The Best (and Worst) Performing Commodities From Q1

Now that the first quarter of 2012 is in the books, investors will reflect on their holdings to see if it is time to make any adjustments. While most equities turned in one of the best first quarters in recent memory, not all commodities were quite as lucky. As always, commodity price drivers often vary considerably from general equities, so it should not come as a surprise to see some of the more severe losses that some of these assets have posted. For those looking for the next cheap buy, or commodities that have been on a tear, we outline some of the best and worst performing futures from the first quarter of this year [see also 12 High-Yielding Commodities For 2012].

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Commodity Trading Trends: Coffee Futures Continue Their Slide

Commodity futures are known to exhibit a fair amount of volatility, but there is perhaps no group of assets more volatile than the softs. Soft commodities, which consist of cocoa, coffee, cotton, and sugar, are known for their large daily movements, as it is not uncommon to watch these contracts jump by 3% in a single trading session. As such, they make for extremely lucrative trading opportunities, despite their high risks. So it comes as no surprise that a number of investors actively trade these four commodities in hopes of turning big gains. It is also important to note that all four of these have very different price drivers, so while an asset like cotton has enjoyed a strong 2012, coffee has done just the opposite [see also Five Commodity MLPs With Sky High Yields].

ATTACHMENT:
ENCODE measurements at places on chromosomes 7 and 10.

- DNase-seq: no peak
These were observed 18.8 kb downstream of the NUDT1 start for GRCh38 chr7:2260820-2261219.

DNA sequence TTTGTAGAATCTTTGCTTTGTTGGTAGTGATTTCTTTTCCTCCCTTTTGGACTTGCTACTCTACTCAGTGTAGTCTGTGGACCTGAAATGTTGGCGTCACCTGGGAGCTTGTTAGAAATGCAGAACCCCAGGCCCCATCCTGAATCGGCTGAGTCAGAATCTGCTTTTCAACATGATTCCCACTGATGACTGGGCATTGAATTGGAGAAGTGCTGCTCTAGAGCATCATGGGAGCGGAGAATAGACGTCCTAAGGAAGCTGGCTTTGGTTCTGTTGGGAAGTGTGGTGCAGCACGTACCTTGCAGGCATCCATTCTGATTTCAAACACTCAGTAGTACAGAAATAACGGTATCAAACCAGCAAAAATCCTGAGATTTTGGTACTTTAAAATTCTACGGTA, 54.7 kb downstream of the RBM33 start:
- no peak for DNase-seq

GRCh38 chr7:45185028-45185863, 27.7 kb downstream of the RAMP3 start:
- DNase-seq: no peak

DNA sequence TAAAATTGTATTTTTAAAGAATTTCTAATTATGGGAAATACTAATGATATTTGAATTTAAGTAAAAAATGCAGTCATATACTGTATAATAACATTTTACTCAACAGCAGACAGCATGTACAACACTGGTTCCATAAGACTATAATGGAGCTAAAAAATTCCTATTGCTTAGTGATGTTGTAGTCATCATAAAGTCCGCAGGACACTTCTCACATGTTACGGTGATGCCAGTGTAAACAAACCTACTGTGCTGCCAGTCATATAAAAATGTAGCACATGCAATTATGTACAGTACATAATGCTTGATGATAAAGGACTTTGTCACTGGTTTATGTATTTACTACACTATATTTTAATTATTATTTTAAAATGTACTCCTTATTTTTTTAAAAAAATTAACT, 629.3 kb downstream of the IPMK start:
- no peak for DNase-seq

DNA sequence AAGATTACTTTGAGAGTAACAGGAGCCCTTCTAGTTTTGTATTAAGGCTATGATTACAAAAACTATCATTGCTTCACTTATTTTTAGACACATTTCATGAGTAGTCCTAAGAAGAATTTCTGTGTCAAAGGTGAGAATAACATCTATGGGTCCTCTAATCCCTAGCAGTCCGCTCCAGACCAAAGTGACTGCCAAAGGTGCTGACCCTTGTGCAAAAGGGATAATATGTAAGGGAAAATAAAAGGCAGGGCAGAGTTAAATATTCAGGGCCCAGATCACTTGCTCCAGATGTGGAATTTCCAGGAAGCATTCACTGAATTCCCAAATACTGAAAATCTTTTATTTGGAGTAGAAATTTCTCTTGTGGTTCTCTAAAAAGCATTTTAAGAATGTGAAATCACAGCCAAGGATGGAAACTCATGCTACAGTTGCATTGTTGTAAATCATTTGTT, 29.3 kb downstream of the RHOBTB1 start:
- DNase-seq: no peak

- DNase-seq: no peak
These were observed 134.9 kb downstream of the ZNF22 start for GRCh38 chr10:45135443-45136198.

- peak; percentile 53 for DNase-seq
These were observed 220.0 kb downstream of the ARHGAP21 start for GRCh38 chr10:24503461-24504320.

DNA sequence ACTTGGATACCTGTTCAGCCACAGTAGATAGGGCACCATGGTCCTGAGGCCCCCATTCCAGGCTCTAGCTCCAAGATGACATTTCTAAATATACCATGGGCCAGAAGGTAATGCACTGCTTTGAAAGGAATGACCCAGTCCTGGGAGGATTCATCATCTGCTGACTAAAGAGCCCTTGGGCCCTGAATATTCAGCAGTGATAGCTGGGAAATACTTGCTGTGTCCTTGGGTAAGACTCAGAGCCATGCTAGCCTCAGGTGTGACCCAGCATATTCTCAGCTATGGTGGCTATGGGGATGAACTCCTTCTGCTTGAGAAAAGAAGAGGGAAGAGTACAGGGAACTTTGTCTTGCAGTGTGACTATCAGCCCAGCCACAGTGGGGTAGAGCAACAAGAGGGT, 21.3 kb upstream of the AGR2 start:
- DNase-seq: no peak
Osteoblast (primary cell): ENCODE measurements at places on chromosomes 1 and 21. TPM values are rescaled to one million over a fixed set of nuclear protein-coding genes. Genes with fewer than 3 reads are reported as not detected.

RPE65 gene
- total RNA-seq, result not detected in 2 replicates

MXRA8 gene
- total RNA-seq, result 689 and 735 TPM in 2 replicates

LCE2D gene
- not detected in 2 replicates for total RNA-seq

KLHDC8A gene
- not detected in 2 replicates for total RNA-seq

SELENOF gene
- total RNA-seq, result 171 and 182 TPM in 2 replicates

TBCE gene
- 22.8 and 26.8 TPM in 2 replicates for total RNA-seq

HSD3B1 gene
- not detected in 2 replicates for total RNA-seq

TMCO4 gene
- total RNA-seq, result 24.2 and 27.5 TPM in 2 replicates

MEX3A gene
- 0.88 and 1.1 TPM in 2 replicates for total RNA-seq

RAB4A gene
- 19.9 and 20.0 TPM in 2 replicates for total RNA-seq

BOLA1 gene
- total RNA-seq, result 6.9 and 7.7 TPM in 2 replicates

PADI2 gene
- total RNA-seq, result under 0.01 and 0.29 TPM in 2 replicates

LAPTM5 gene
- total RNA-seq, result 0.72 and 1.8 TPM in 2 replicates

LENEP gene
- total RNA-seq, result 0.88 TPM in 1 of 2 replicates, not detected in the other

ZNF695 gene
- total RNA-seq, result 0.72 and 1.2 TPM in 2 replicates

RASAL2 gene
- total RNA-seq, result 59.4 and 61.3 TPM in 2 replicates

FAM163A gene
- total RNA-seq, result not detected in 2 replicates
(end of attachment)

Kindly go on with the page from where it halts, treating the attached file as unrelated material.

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The Ultimate Guide To Coffee Investing

Coffee beans are in fact the seeds of the coffee tree, but are referred to as beans because of their striking resemblance. The coffee plant itself is actually a fruit, and its end product is one of the most widely consumed beverages in the world. In fact, the crop is so popular, that over 2.25 billion cups are consumed daily around the globe; that’s enough to give one cup to one third of the world’s population. The farming of coffee beans began nearly 3,000 years ago, and was first introduced to the Americas in the early 1700’s. The beans are typically handpicked once the fruit is ripe, and the processing and cultivation of this crop occurs all around the world. As an investment, coffee has become a popular go to source for investors to make a play on economic trends. With such a large global reach, news from any part … See the full story here

Posted in Agriculture, Coffee, Commodity ETFs, Commodity Futures, Exclusive | Tagged , , , | 2 Comments